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Carlsbad Biotech Company Provides Food Safety Tests for the Summer Olympics in Beijing

Photo caption:


(Photo: Dynabeads attach to harmful bacteria in food safety test. Kenny Goldberg/KPBS )


The Chinese government is trying to leave no stone unturned when it comes to security at the Summer Olympics. That includes testing the food served to athletes and coaches to make sure it's safe from harmful bacteria.


A Carlsbad-based biotech company has provided one of the food safety tests. KPBS Health Reporter Kenny Goldberg has the story.


The order from the Chinese government was not a small one. It was looking for a way to safeguard the food supply for some 16,000 athletes and coaches at the Summer Olympics in Beijing.

Carlsbad-based Invitrogen got the job.


Dr. James Meegan is the company's director of research and development.


Dr. James Meegan: As you can imagine the Olympics are very difficult in supplying food; a brand new facility, temporary employees, a rush to get food out. So, it's a real challenge to make sure that food is safe, and in addition, of course, it could be a potential target where contaminating food from a bioterrorist's point of view would be a concern.


Dr. Meegan stands in the Invitrogen laboratories with the product that helped win the Olympic bid.

They're called Dynabeads. These microscopic particles help screen food for harmful bacteria like E Coli and salmonella.


Meegan says one of the biggest challenges is isolating bacteria from food and liquids so it can be tested.


He says that's where the beads come in.


Meegan : And so what we do is we take an antibody, and an antibody is a biological molecule that's made to attach to a bacteria, and you take that antibody, and we biochemically attach it to a very small bead, and think of these beads as microscopic BBs or jewelry, with an iron core.


Meegan explains how the beads work in an actual test.


Meegan: If you had a apple juice or something like that and wanted to know if there is this bad bacteria in there, you could add these beads, and they go around and attach to any of the bad bacteria there. Then you can bring a magnet up against the side of the beaker, and all of the beads, because they have a metal core, will be pulled over to the side.


These beads were used in the U.S. last year to test peanut butter during an outbreak of salmonella. They were also used to test spinach for contamination during an outbreak of E Coli in the fall of 2006.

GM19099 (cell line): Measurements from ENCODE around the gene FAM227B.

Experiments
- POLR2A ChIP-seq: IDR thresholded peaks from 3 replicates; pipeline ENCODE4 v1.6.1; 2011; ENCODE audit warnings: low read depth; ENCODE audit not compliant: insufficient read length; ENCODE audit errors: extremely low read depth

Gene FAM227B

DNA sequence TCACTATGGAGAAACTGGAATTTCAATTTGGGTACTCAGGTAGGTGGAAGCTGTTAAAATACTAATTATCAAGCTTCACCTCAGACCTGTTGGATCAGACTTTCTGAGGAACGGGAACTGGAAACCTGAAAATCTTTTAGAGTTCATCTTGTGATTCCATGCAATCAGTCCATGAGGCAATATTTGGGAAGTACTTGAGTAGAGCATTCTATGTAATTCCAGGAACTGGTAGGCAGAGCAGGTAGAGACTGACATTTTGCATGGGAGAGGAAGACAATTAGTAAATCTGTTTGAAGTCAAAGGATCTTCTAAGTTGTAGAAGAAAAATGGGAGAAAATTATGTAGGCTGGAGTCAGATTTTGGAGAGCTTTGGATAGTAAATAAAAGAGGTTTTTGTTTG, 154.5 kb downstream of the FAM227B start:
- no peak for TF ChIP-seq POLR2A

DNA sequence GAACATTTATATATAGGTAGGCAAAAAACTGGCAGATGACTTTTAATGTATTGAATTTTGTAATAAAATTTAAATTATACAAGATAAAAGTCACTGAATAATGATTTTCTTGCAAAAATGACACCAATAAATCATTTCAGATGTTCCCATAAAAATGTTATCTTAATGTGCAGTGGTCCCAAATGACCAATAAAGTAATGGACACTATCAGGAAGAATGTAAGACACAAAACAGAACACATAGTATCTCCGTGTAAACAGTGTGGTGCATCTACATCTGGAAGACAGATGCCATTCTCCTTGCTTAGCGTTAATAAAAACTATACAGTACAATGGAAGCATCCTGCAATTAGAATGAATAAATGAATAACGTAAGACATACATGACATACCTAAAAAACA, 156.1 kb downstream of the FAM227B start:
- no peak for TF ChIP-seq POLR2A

Meegan grabs a beaker and fills it with liquid. He drops in some Dynabeads and waits about two minutes. He then puts the beaker in a magnetic holder.


Shortly, clumps of discolored beads are pulled to the side of the magnet.


The bacteria are now isolated and ready for testing.


Meegan says the beads can be used in a variety of settings, including commercial kitchens and places where food is processed.


Meegan: Right now in some of the incidents that have occurred, whether it be salmonella in peanut butter last year, or E Coli in spinach a ways back, all of those cases were after it had gotten out into the hands of the consumer. The idea is to be able to stop it before, not have to recall it, but not ever let it get out into the consumers' hands.


Azi Maroufi is an epidemiologist with the San Diego County Department of Health . She says even if food at the Olympics is thoroughly screened and tested, there's no guarantee people won't get sick.


Azi Maroufi : It's possible for the food to still become contaminated through improper handling of food by kitchen workers who may be infected. They can, during handling of food, if they don't do proper hygiene after use of the restroom, they can still possibly contaminate the food.


Maroufi says when there's an outbreak of disease the culprit isn't always identified.


Maroufi: In a lot of the food-borne illnesses that we investigate, we cannot say that it was because a food was contaminated, or a food handler was involved.


Nonetheless, Invitrogen has sold hundreds of Dynabead kits to the Chinese for the Summer Olympics. The government isn't revealing where or when the tests will be used.


Kenny Goldberg, KPBS News. 


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